There are 66 GAs in the automated tally on wp:NRHP page. Although I hope that I and other wp:NRHPers will develop a bunch of GAs and FAs and FLs in the future, many or perhaps most of the GAs and FAs appearing in the automated tally to date are more to the credit of wp:SHIPs or other editor groups. As a group, we've produced an awesome amount of pretty darn good although not yet publicly recognized work, in our list-articles and the vast numbers of individual short articles created. But I think perhaps the biggest accomplishment of wp:NRHP so far has been empowering a bunch of diverse individuals to be productive wikipedia writers, editors, and photographers. doncram (talk) 00:01, 18 October 2008 (UTC)

County-level splits

Is there any specific minimum size for splitting out a county's listings from the state page? Ohio is now 128 KB of text. Coshocton County, which does not have a separate page, has 19 listings, and several more have 18: are they perhaps large enough to get their own pages? Nyttend (talk) 15:55, 18 October 2008 (UTC)

How to organize the multiple pages necessary to cover a big state's NRHPs hasn't been sorted out well yet. No state's list system has gone to peer review or Featured List yet and received scrutiny from outside wp:NRHP. I wonder, for Ohio, how about setting up an overview at "National Register of Historic Places listings in Ohio" which lists the counties in a table, giving the count of NRHP sites in each county? This could include one pic per county, perhaps. The table entries would link to separate county lists. See List of RHPs in NY for a not-great-yet working example. The smaller counties' tables could be kept in one list-article as they are now, but renamed to be properly descriptive: perhaps "National Register of Historic Places listings in Ohio's smaller counties"? (Yes, by smaller i mean having fewer NRHP sites, not necessarily same as being smaller in geographic area. I think that is okay, can be clarified in intro of the list-article.) Or "National Register of Historic Places listings in Ohio counties with 10 or fewer"? Redirects should be set up now, from each county-type name to this smaller county list-article. That is, if you don't split out Coshocton County, at least set up a redirect from "National Register of Historic Places listings in Coshocton County, Ohio" to the smaller counties list-article.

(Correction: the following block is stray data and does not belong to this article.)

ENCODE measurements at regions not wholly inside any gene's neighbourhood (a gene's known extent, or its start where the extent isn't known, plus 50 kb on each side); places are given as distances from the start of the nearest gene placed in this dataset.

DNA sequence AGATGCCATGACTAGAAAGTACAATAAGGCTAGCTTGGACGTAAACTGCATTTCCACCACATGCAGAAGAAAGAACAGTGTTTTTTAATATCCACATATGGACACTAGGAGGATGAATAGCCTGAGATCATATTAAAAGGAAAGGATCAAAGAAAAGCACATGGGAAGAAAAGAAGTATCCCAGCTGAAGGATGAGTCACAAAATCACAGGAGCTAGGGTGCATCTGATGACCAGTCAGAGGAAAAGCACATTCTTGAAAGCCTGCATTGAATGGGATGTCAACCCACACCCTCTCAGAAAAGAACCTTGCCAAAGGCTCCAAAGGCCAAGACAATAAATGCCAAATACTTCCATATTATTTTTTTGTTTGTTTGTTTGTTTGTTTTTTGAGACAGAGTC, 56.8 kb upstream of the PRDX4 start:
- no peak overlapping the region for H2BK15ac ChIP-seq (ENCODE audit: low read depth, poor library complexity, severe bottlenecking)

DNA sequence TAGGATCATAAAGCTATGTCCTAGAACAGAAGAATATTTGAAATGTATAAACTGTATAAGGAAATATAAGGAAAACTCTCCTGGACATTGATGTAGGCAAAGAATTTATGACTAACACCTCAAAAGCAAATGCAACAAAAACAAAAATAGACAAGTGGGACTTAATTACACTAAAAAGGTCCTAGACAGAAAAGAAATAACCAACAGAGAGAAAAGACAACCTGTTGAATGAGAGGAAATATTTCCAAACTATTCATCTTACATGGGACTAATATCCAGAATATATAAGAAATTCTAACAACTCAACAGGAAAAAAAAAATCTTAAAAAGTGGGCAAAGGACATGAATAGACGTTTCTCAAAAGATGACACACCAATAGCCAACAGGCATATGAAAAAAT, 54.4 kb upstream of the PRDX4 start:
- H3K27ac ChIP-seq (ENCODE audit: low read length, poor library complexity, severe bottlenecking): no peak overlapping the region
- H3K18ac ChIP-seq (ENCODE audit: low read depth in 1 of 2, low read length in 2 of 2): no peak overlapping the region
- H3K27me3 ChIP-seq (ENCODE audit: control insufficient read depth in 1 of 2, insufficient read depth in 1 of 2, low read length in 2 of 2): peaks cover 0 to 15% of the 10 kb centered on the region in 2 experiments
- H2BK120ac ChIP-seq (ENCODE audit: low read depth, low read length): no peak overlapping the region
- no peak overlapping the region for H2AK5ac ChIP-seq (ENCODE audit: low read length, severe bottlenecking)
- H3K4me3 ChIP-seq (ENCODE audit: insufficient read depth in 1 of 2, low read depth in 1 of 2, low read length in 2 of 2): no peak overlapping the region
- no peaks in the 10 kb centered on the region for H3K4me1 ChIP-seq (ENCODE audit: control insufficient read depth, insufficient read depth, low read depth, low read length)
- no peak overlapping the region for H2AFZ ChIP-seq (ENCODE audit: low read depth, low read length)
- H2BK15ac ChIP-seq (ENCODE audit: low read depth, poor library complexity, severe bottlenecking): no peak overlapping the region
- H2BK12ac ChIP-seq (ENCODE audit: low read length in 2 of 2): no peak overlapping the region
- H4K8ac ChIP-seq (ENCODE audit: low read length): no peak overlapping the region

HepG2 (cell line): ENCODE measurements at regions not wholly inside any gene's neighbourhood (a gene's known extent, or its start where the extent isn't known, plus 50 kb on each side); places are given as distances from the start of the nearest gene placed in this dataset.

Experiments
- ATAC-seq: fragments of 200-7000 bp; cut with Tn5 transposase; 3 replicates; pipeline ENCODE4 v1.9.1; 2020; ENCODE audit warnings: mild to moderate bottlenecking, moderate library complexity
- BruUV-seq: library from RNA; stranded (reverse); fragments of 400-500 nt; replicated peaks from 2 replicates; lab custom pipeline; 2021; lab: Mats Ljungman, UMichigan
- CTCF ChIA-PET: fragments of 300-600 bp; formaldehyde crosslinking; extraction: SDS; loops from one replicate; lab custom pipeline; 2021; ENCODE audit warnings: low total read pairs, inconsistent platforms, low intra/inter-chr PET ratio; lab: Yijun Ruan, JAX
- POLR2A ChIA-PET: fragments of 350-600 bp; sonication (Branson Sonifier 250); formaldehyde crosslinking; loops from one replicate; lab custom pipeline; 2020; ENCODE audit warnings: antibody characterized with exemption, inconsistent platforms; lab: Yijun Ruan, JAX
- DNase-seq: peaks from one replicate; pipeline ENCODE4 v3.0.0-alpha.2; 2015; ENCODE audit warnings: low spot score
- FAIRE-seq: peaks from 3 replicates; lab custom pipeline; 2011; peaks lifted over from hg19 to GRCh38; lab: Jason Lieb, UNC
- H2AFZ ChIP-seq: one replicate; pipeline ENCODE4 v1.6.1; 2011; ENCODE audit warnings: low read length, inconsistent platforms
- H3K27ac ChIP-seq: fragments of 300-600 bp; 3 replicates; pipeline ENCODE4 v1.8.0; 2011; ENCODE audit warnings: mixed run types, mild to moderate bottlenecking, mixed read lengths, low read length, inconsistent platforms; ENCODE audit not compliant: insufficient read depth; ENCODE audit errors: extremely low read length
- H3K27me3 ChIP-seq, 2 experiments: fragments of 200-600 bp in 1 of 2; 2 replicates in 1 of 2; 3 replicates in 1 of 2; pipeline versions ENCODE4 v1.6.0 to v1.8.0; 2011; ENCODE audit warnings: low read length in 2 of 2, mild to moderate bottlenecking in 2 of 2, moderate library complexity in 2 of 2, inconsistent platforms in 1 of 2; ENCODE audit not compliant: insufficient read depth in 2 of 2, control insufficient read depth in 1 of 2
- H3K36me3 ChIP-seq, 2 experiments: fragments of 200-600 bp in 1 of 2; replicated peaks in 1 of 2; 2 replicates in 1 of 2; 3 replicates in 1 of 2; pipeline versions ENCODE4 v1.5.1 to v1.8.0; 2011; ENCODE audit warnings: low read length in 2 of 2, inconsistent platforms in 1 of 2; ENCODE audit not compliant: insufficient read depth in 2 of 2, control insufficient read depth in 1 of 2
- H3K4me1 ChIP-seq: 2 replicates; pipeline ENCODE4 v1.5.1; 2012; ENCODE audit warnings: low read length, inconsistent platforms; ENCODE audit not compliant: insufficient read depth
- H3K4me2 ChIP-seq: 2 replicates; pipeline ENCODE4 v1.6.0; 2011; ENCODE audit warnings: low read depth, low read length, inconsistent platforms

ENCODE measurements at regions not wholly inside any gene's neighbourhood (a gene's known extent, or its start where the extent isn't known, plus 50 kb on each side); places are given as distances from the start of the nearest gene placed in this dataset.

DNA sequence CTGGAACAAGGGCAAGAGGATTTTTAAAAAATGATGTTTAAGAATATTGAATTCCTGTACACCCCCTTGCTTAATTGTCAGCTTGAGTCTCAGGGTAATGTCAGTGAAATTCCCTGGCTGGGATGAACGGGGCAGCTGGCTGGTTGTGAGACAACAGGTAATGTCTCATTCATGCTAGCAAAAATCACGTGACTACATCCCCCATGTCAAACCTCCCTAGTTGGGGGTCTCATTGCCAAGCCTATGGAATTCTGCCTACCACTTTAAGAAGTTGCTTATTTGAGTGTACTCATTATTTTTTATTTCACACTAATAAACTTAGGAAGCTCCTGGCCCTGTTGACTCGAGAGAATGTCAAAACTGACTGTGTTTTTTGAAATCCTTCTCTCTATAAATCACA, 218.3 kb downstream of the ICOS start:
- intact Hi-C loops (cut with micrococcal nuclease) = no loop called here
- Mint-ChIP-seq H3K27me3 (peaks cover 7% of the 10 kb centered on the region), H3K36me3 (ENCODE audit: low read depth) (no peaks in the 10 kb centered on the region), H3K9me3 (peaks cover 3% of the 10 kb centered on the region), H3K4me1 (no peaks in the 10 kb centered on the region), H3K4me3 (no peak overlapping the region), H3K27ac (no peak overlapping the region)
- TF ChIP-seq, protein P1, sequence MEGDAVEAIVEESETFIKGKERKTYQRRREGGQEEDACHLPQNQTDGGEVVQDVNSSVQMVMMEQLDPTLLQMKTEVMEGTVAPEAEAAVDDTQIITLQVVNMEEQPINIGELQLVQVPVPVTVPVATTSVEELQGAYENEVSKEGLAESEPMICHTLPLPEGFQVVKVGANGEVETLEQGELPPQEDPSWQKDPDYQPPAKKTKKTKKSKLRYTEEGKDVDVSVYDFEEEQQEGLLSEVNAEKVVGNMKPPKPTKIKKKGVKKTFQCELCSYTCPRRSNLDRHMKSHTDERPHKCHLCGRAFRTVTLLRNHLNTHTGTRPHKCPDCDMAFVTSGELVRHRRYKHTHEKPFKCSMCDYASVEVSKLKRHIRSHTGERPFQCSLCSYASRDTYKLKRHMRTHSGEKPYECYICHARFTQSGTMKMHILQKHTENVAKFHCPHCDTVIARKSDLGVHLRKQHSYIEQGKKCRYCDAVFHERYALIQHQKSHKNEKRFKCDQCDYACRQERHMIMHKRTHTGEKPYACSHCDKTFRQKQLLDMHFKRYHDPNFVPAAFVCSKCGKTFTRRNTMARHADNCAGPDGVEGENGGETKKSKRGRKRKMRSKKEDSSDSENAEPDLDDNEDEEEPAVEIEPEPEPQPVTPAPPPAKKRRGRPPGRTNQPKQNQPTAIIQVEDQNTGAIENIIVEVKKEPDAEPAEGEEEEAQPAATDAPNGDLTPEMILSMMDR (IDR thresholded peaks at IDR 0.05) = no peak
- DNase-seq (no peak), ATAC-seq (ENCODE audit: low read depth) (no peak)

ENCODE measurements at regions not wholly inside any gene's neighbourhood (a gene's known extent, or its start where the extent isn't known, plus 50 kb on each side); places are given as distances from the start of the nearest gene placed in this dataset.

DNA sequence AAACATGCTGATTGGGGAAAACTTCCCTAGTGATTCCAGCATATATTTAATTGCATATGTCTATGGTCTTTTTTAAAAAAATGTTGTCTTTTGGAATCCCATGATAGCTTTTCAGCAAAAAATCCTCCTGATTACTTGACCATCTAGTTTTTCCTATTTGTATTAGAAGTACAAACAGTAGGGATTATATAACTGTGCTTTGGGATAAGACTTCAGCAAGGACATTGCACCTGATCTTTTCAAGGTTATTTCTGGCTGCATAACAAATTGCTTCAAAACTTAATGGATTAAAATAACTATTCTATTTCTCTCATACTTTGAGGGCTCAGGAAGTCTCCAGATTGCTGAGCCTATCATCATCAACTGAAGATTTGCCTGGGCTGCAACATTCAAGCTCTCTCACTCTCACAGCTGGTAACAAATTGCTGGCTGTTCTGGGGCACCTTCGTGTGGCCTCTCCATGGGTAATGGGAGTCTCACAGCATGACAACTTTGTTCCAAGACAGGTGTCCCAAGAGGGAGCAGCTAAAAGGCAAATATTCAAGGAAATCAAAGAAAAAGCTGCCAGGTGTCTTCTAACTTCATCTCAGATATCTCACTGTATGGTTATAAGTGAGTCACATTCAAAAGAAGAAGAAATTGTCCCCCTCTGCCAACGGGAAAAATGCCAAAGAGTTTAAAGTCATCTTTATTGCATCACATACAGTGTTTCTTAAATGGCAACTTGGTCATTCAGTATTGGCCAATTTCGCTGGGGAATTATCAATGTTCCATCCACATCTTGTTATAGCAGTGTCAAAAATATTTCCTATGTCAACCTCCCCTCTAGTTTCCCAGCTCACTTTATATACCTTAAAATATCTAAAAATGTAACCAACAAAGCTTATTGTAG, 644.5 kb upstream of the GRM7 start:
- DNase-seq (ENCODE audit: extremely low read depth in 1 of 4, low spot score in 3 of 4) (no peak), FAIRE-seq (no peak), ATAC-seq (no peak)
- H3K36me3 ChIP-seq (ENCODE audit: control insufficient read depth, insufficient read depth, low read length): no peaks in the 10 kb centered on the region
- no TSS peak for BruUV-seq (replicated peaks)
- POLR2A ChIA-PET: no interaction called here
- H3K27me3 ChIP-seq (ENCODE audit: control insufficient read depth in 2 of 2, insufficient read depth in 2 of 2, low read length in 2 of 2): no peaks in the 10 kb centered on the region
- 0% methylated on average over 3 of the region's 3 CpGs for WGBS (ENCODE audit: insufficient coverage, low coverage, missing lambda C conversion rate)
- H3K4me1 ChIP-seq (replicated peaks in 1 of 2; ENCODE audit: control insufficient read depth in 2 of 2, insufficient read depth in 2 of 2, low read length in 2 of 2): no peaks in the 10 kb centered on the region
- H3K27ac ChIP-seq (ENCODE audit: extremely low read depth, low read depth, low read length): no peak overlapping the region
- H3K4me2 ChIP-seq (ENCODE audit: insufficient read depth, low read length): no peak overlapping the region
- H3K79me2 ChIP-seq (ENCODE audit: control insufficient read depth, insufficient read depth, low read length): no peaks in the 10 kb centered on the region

To respond to your specific question, no there is not any specific minimum size dictated by anyone. The New York State counties were all split out separately (and in some cases further subdivided), but they go down in size to only as few as 13 NRHP listings. It would be very weird to have separate list-articles for the Ohio counties that just have 4 NRHP listings. Since the List of RHPs in OH is that big, i think you simply have to split out some more, bringing it down to under 100 KB or so. doncram (talk) 16:55, 18 October 2008 (UTC)
What I did with Washington's list, is split out counties, starting with the most sites, until I got the list down to about 80K. I didn't have to go below I think 20 sites for a split out list, but I've heard a couple people use 13 as a guide. I'll have to split out more counties from washington as more pictures and info gets worked into the tables, to keep the list from going over 80K. That seems like the important thing to me. Murderbike (talk) 18:04, 18 October 2008 (UTC)